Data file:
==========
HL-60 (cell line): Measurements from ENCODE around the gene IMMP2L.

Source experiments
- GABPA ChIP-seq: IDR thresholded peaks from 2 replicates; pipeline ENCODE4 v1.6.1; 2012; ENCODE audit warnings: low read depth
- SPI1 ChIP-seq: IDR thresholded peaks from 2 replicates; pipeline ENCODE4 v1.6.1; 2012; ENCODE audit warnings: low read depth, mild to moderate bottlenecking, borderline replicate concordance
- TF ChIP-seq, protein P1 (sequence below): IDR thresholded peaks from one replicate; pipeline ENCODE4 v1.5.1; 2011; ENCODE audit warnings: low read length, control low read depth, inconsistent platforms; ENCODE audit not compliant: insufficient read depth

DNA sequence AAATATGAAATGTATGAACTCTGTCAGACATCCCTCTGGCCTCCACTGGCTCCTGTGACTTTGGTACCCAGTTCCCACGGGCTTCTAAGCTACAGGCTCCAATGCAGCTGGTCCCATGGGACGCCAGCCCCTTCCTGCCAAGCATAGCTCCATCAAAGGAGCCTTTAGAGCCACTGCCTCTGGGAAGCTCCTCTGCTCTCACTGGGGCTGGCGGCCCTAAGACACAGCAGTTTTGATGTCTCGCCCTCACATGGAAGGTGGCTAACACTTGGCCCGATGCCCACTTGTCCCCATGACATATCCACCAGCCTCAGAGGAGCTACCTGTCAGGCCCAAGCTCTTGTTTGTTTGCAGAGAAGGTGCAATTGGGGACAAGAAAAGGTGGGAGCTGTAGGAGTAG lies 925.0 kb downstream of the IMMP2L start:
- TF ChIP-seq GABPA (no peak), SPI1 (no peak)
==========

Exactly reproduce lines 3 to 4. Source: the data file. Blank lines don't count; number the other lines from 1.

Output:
- GABPA ChIP-seq: IDR thresholded peaks from 2 replicates; pipeline ENCODE4 v1.6.1; 2012; ENCODE audit warnings: low read depth
- SPI1 ChIP-seq: IDR thresholded peaks from 2 replicates; pipeline ENCODE4 v1.6.1; 2012; ENCODE audit warnings: low read depth, mild to moderate bottlenecking, borderline replicate concordance